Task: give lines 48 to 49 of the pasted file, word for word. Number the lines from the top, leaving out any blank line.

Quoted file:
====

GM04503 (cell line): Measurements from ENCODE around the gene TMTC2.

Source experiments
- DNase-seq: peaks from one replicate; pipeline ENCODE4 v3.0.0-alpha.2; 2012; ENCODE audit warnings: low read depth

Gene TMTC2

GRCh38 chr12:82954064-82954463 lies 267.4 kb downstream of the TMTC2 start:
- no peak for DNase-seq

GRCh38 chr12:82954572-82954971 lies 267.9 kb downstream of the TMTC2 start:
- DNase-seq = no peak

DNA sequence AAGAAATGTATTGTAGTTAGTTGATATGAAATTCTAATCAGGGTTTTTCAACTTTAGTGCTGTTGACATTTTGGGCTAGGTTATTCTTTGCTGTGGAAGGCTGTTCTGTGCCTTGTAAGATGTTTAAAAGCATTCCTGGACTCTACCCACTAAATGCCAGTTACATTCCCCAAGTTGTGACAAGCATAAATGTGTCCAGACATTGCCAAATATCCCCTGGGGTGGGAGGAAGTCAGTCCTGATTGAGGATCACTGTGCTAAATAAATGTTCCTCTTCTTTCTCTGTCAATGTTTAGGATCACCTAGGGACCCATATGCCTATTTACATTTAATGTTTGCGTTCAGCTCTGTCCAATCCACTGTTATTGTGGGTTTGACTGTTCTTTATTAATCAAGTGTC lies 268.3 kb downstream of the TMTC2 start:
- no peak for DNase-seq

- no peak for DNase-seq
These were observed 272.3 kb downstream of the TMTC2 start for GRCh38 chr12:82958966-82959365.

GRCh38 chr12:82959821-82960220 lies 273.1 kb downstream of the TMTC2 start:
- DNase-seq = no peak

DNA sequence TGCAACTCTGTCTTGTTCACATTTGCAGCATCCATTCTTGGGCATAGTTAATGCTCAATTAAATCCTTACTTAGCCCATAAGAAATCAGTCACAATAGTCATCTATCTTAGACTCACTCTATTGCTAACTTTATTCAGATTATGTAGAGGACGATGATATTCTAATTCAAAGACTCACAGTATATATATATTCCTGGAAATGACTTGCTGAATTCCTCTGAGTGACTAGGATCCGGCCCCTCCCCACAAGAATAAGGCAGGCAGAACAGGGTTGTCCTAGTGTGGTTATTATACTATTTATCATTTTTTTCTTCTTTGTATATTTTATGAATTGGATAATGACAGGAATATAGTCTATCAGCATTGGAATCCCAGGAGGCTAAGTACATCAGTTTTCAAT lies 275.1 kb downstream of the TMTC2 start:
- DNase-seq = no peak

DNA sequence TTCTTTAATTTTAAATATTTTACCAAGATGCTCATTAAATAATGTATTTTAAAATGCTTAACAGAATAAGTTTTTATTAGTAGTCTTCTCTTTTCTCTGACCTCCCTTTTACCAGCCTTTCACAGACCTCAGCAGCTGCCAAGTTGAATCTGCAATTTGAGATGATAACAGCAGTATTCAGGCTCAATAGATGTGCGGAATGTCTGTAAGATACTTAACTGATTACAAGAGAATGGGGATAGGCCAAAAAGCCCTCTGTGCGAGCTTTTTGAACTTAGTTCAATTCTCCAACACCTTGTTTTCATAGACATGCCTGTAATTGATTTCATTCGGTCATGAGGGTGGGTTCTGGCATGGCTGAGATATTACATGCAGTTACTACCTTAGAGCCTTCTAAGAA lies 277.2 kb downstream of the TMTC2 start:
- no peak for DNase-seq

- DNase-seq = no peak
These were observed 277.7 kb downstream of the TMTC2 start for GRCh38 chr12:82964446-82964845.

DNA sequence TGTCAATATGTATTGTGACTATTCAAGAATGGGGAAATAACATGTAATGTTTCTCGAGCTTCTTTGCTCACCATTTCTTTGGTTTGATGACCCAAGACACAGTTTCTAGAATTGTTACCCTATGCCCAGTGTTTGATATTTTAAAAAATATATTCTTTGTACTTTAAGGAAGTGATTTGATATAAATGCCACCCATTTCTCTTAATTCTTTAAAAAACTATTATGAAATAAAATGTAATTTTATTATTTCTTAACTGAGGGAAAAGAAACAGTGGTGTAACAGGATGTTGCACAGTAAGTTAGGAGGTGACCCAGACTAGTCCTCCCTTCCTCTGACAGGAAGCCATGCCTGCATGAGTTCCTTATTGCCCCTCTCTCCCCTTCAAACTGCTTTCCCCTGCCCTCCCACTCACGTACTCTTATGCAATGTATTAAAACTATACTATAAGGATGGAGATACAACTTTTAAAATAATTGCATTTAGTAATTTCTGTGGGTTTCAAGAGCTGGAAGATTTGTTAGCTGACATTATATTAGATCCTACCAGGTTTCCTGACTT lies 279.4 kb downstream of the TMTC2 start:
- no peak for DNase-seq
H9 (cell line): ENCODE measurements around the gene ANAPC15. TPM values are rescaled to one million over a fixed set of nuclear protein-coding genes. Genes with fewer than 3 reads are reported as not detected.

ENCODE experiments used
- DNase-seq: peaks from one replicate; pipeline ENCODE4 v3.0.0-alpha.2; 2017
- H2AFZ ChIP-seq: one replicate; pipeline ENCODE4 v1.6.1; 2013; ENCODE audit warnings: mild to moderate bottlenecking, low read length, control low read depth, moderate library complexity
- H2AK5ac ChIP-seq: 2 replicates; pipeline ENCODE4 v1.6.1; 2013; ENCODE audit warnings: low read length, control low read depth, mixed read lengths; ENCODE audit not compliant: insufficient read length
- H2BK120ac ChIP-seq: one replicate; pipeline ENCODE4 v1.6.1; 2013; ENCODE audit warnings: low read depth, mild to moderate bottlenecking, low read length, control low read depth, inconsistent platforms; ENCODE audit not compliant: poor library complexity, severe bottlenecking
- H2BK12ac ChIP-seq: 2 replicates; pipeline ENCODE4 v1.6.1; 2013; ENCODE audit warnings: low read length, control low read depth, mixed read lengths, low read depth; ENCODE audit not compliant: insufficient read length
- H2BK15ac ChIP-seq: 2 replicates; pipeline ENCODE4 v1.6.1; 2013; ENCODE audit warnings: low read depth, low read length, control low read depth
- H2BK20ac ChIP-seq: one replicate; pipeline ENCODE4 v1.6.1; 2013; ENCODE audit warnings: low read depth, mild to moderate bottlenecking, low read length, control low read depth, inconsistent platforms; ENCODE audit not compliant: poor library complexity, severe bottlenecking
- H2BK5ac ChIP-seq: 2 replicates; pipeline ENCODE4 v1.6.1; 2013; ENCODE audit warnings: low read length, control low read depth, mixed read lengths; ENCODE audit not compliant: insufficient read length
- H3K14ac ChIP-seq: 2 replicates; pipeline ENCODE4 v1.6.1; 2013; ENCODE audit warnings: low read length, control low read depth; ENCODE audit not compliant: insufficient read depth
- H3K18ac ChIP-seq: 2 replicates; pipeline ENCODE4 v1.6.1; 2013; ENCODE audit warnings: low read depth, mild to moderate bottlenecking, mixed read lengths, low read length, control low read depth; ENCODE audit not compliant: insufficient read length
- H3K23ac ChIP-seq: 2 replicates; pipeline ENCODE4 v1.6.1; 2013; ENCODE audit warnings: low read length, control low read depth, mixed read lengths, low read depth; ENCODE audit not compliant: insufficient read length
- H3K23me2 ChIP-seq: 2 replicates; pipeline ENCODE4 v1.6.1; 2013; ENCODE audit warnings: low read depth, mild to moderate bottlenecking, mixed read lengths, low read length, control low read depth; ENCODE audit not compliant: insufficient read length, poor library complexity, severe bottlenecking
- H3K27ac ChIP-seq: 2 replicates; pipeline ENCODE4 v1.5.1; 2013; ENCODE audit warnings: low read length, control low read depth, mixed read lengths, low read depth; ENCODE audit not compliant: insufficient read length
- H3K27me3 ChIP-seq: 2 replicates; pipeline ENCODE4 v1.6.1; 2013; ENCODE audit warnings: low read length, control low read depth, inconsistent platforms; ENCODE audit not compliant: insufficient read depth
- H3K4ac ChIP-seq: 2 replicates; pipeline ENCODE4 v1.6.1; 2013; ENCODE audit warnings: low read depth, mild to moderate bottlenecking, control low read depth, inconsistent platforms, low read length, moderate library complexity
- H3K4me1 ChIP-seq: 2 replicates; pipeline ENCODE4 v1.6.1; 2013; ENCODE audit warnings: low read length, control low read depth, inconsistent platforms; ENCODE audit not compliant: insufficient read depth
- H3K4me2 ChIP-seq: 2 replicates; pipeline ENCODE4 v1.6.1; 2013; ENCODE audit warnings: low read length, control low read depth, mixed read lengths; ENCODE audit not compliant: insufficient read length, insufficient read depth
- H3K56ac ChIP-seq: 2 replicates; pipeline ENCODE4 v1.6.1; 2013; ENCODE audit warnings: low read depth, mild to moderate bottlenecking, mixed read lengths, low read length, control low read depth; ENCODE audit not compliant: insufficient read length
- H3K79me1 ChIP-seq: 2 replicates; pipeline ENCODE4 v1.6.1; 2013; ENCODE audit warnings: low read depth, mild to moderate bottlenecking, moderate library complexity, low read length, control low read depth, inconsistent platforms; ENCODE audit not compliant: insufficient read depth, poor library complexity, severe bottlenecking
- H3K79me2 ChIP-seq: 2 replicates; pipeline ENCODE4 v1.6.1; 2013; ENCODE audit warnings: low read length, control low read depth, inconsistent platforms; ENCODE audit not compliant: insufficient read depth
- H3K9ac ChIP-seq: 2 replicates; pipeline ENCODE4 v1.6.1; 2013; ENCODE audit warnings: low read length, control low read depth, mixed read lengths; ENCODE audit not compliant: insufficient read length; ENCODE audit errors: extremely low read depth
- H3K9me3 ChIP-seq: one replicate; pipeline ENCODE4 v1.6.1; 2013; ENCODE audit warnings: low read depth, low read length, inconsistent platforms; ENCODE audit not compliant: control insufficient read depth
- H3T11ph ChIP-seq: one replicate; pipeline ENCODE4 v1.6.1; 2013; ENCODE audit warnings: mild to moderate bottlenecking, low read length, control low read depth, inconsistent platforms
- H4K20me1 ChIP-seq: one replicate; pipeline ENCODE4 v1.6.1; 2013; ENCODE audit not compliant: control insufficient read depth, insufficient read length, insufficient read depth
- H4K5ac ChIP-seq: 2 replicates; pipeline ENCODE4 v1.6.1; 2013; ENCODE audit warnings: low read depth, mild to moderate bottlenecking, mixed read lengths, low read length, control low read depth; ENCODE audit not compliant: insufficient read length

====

- H4K20me1 ChIP-seq: one replicate; pipeline ENCODE4 v1.6.1; 2013; ENCODE audit not compliant: control insufficient read depth, insufficient read length, insufficient read depth
- H4K5ac ChIP-seq: 2 replicates; pipeline ENCODE4 v1.6.1; 2013; ENCODE audit warnings: low read depth, mild to moderate bottlenecking, mixed read lengths, low read length, control low read depth; ENCODE audit not compliant: insufficient read length